A friend & I went to lunch. He placed an order that prompted me to say I was a small eater. Even for a guy with huge muscles it seemed A LOT. I smiled, remembering a college superstition that a man’s appetite is an indicator of his libido. 30min later, I realised I’d eaten all his food. He grinned. He’d heard the superstition too. He’d send me pics of his cooking when we couldn’t meet.
“Spend the day with me at home” said another date. He spent the afternoon cooking as we talked. He let me chop garlic. Come evening, I said I was hungry. The slowcooker would need another hour he said. I settled for leftover beef. When the slowcooked chicken ishtew was ready, I was still eating. It was a quiet pause after the drama of beef. As I chewed, I found the salt. The onions he shooed me out of the kitchen for so he wouldn’t have to see me cry. The garlic I’d chopped. I looked up. The cook must be fed with validation. “Perfect” I said. He’d ensure there was beef each time we met. That act of consideration sweetened the bitter words that passed between us later.
Learning to receive was a gift that opened me up to the joy & generosity of someone cooking for you – traits I never associated with men. Men & food feel more wholesome now.
There is a sense that the Saree Wearers’ Club is an exclusive one, limited to women who are married or of a certain age, have a certain body shape and even they wear it in certain ways & on occasions only. Any variation from this invites attack.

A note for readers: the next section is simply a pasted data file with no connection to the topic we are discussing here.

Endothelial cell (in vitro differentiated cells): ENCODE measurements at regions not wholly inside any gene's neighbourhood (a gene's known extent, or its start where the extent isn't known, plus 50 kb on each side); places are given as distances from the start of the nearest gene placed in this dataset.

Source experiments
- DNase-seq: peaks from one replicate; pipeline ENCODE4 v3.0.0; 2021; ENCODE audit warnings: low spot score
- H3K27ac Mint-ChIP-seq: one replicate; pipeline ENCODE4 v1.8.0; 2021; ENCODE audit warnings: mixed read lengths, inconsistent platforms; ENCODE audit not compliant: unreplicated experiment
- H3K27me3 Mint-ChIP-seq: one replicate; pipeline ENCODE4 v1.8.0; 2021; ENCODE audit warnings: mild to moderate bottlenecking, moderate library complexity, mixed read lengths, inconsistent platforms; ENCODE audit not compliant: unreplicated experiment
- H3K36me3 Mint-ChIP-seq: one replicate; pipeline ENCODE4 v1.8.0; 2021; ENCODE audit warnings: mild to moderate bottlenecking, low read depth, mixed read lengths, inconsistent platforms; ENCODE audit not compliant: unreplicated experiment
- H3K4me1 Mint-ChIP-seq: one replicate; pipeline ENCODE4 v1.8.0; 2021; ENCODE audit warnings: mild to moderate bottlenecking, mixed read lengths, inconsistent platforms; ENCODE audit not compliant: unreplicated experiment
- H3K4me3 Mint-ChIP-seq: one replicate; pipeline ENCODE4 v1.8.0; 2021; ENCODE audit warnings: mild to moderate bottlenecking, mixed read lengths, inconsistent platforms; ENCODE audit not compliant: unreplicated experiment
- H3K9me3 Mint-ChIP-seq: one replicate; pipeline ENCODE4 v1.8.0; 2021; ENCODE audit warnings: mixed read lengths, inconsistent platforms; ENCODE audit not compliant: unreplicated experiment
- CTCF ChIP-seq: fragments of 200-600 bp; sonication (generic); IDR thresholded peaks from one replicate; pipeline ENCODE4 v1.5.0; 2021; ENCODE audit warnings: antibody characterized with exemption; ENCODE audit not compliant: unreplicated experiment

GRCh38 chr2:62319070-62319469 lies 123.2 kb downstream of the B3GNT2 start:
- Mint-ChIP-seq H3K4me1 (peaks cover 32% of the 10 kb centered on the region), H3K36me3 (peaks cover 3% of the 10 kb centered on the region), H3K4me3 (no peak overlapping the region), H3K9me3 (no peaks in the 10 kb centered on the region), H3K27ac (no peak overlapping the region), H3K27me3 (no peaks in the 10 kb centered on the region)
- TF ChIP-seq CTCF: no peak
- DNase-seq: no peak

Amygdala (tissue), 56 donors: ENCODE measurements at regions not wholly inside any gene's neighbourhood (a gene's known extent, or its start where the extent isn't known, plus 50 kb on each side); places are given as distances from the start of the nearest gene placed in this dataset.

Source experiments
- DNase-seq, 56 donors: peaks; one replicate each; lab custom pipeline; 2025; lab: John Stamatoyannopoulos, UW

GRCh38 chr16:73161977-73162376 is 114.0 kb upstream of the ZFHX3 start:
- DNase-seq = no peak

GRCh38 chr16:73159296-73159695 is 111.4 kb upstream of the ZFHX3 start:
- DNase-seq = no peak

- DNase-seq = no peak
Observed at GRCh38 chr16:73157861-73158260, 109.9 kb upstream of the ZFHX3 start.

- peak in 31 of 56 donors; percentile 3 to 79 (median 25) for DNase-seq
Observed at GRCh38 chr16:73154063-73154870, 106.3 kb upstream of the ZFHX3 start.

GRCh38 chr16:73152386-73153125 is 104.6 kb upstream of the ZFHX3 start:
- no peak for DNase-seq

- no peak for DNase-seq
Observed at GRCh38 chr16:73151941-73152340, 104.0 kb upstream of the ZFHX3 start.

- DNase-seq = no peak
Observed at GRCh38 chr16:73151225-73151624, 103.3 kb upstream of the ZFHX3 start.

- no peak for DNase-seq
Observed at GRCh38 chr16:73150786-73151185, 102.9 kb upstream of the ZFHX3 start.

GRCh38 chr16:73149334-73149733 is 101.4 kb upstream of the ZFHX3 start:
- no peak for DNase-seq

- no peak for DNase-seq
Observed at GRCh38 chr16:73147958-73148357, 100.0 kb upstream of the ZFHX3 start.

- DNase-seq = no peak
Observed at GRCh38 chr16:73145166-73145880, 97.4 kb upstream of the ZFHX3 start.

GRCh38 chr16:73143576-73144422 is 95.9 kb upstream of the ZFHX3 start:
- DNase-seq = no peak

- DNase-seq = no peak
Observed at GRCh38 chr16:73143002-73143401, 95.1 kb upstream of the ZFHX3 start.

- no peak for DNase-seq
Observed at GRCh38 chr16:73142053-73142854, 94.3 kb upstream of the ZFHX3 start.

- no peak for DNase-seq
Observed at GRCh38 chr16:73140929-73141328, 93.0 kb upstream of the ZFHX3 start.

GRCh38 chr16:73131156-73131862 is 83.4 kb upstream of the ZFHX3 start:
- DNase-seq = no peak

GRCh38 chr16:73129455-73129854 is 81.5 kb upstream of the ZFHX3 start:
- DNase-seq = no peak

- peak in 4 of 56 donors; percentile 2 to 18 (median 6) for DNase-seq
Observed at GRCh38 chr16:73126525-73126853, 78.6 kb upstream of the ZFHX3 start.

I’ve been exploring drapes & styling methods for the saree, YouTube, Instagram, my own creativity as guides. I love the saree for how versatile it is. It is after all, just a length of cloth, modified to body type, region & occasion. The saree is my newest palette, my body an eternal canvas.
I’ve received mixed reactions.
The saree blurs social boundaries as security guards & autorickshaw drivers (who don’t usually target women in my class) jeer & whistle. It confuses middle-class men who make way for me on public transport but stare resentfully.
Many feel my English-speaking, short hair flaunting, liberal self doesn’t fit the saree wearer mold. There are those who ask why I ‘need’ to wear a saree when I’m slim, as if the garment is an apology for a body that doesn’t fit western standards. The takedowns build, listing how my look doesn’t adhere-pallu wrong, shape weird, look funny. “I can’t understand this!” I’m told as if my apparel is a request and as if they get to decide if I get entry to the exclusive club. And I don’t.
I was slut-shamed for wearing a saree to a condolence visit (as reaction to my calling out a sleazy man). The shamer, herself a woman, was saree-draped. Her reaction showed she values only one kind of woman (that I’m not). In her eyes I didn’t merit entry into the Saree-Wearers’Club.
People box women into limited roles. How we dress is one of the labels of the boxes we’ve accepted. My experiments break boxes just by existing. If the very act of dressing is political, this single length of cloth has become my flag. It’s versatile, it’s practical, it has a history but it adapts and it stands for something. Me.
In the picture, I’m wearing a colour-blocked kanjeevaram with a corduroy jacket and boots. I call this the fish-tail drape, pallu doubling up as neck scarf. Like it? Join the club. Everyone’s welcome in mine.